The 11th Annual New York Asian Film Festival runs from June 29th through July 15th in NYC.

South Korea, 2012
133 minutes, in Korean with English subtitles
Directed by: Yun Jong-Bin
Starring: Choi Min-Sik, Ha Jung-Woo, Jo Jin-Woong, Ko In-Beom

South Korea existed beneath military dictatorships up until the 1980s, but that only encouraged black market dealings and illegal activity for illicit profit. In 1990 though, President Roh Tae-woo’s fledgeling democracy came out strong against organized crime and went so far as to declare war on the criminals behind it all.

Caught up in the mass of arrests is the very unassuming Choi Ik-hyun (Choi Min-sik). He’s tasked with telling the police as much as he can about his time in Korea’s mafioso, but as his story unfolds from the beginning it becomes clear that Ik-hyun is either a criminal mastermind… or a bumbling idiot.

“I thought he still had some gangster pride. But gangster’s pressing charges over a beat(ing)?”

Ik-hyun’s first step into the morally bankrupt pool of graft and illegality comes during his tenure as a customs inspector at a large port. Scams and bribes are the name of the game, but after he discovers a large stash of heroin in a container he enters a new level of corruption and criminal activity. A complicated series of transactions and interactions follow that see him pulling the respect-your-elder card more than once, and he soon finds himself acting as right-hand man for a young upstart named Choi Hyung-bae (Ha Jung-woo).

He gets his ass handed to him on several occasions, but Ik-hyun always gets right back up with something to say. His way with words, often desperate grabs at honor, family connections and empty information, seems to propel him through the story on conversational skills and pure luck alone. Director Yun Jong-bin‘s debut takes some dark and brutal turns, but it rarely leaves its charm and personality far behind.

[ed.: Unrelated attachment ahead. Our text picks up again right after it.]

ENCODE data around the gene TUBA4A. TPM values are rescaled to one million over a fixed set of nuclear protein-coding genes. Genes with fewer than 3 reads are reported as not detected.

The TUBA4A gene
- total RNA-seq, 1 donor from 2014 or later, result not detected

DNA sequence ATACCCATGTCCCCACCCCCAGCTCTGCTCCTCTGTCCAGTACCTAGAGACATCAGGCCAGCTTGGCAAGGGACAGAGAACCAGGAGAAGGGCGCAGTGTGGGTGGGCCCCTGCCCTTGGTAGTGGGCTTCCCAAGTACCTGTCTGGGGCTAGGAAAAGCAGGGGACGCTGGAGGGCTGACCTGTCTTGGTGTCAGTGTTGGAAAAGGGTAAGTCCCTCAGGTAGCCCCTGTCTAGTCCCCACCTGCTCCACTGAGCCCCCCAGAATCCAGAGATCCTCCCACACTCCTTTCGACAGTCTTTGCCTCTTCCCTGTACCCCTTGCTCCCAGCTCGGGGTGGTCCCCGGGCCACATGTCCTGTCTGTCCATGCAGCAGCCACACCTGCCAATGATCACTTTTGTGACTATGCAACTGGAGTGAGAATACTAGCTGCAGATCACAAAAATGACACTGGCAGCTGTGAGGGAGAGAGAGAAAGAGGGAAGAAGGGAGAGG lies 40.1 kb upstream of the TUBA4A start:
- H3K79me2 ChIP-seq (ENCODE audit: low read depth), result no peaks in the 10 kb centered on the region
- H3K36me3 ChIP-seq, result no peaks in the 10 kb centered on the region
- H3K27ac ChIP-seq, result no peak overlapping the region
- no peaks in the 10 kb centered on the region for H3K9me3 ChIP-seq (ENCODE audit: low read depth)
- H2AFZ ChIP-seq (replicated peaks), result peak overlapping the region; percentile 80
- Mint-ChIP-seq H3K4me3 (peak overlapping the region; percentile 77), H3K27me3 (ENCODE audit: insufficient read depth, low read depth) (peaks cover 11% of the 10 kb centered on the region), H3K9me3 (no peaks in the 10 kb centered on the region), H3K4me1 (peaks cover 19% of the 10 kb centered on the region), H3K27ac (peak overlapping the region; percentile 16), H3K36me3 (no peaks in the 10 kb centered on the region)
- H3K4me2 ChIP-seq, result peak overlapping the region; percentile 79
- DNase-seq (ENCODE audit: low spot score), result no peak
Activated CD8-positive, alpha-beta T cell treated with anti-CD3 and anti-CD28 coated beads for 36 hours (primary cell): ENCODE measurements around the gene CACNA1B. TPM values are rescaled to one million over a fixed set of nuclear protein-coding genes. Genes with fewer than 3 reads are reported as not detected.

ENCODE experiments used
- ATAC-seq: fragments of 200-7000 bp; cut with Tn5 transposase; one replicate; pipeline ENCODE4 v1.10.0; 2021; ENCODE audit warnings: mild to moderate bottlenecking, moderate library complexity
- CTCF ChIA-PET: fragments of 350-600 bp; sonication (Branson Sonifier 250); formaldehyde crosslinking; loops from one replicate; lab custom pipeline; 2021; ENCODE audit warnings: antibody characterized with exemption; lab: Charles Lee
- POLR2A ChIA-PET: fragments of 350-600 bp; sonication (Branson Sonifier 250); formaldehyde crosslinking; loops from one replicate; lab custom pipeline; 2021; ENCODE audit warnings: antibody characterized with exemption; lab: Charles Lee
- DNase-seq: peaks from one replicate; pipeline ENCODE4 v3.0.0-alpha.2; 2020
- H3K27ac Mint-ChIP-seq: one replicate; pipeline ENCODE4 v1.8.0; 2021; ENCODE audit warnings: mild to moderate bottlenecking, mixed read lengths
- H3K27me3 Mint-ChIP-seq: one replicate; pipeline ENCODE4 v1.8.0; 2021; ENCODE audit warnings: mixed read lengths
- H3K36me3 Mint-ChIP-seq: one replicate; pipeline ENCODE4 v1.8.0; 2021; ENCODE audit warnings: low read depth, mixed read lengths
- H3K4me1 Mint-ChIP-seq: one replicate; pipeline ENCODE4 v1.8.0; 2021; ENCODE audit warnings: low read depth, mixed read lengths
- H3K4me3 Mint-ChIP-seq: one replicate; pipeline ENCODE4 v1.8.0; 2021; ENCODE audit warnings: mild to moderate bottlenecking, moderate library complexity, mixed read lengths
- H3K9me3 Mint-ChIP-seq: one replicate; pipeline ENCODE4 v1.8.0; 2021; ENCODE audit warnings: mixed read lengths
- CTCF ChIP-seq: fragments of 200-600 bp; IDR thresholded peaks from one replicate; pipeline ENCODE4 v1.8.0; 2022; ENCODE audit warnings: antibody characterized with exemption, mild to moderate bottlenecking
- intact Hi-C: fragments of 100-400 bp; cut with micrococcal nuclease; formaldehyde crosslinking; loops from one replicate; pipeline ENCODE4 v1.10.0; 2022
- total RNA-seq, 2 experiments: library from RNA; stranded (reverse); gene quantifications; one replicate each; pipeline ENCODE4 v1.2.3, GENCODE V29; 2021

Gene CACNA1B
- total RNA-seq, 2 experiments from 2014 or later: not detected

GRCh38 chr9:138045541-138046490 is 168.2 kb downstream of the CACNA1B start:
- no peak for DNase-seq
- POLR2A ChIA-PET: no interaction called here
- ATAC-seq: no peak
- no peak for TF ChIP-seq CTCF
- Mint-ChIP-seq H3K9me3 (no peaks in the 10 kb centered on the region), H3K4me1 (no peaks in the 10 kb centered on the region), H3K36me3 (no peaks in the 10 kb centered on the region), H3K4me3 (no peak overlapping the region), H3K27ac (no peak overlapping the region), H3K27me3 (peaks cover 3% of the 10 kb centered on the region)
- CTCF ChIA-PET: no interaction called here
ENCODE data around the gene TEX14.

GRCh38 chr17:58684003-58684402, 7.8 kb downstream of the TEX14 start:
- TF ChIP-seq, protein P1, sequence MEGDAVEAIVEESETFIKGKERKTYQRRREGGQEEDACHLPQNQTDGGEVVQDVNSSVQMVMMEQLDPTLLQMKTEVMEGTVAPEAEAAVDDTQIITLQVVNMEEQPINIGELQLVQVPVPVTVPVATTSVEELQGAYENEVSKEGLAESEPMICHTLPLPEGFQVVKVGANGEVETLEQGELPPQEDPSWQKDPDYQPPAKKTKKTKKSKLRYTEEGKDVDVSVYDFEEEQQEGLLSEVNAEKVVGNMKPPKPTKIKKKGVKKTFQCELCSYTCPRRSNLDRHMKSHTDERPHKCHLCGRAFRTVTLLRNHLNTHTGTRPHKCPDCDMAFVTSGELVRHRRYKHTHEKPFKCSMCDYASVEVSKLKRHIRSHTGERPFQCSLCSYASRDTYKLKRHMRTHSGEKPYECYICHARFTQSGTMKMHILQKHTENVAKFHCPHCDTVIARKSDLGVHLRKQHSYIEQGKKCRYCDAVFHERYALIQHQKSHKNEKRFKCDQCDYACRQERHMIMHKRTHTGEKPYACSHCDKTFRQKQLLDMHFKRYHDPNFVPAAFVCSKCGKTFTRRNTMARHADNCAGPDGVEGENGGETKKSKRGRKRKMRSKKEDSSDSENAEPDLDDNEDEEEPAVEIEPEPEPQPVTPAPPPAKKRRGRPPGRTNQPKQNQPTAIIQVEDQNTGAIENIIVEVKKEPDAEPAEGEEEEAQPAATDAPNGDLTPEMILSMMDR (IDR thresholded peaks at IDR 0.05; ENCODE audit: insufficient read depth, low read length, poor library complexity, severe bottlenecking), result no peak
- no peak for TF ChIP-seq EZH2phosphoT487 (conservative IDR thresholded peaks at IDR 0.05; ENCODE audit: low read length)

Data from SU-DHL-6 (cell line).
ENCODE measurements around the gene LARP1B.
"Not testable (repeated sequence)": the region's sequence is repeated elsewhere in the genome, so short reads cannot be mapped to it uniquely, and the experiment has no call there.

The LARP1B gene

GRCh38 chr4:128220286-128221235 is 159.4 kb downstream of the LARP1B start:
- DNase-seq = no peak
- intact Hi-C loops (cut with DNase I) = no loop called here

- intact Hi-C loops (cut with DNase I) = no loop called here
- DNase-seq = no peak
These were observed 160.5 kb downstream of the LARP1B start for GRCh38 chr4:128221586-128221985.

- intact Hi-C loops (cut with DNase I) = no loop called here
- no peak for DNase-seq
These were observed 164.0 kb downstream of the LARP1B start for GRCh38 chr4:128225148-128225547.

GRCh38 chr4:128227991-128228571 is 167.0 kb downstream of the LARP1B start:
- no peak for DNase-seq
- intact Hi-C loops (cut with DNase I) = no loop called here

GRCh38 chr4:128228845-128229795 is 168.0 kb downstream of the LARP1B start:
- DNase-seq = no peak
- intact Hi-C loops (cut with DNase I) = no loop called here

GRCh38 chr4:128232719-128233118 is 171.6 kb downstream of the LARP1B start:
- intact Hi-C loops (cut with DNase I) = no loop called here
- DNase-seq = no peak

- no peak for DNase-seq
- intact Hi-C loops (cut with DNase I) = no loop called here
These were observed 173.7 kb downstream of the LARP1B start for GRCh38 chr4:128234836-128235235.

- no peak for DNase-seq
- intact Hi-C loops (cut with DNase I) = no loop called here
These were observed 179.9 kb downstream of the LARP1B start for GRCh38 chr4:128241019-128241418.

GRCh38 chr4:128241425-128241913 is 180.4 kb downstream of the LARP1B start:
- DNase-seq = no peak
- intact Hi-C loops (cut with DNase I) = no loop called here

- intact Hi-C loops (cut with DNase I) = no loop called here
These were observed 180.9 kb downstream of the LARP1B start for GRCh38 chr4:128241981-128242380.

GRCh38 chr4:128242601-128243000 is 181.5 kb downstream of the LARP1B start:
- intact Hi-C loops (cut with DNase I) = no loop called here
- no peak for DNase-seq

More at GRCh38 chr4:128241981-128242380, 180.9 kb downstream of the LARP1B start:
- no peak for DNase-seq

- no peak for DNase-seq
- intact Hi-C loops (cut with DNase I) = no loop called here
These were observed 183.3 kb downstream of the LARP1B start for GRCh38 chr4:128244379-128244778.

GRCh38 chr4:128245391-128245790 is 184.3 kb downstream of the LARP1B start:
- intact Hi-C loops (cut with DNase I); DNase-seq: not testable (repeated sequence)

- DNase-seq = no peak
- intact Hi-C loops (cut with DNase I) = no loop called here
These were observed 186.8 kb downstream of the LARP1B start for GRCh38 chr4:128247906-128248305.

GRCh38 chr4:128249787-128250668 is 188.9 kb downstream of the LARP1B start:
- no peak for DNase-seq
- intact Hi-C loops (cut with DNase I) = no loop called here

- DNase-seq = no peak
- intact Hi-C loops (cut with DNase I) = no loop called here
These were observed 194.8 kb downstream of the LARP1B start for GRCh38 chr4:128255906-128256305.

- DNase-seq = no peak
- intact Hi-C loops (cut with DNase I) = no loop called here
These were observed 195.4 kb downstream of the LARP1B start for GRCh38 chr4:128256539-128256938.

Min-sik has always been an actor who commands attention with stunning turns in films like Old Boy, I Saw the Devil and even the heartfelt romance, Failan. He continues that trend here with a dazzling performance that’s both goofy and terrifying as Ik-hyun verbally claws his way towards the top. Ha is on an equally impressive roll (after The Chaser and The Yellow Sea) as the incredibly cool gang boss who could carry his own movie if Uncle Ik-hyun wasn’t hanging around and stealing the spotlight.

Nameless Gangster belongs in the same organized crime subgenre as Goodfellas with its fantastic mix of violence, personality and wickedly black sense of humor. It serves as a commentary on both time and place, and it does so with surprising wit. Even as the credits roll you’ll find yourself wondering if you’ve just witnessed the rise and fall of a devious genius or a sad little man with the gift for gab and being in the right place and the right time. It’s an occasionally violent and sharply written look at loyalties, ambition and the difference between who we are, who we appear to be and the very thin line in between.

B+

Film Society of Lincoln Center
Saturday, June 30 @ 9pm (buy tickets)
Tuesday, July 1 @ 1pm (buy tickets)

The 11th Annual New York Asian Film Festival runs from June 29th through July 15th in NYC.


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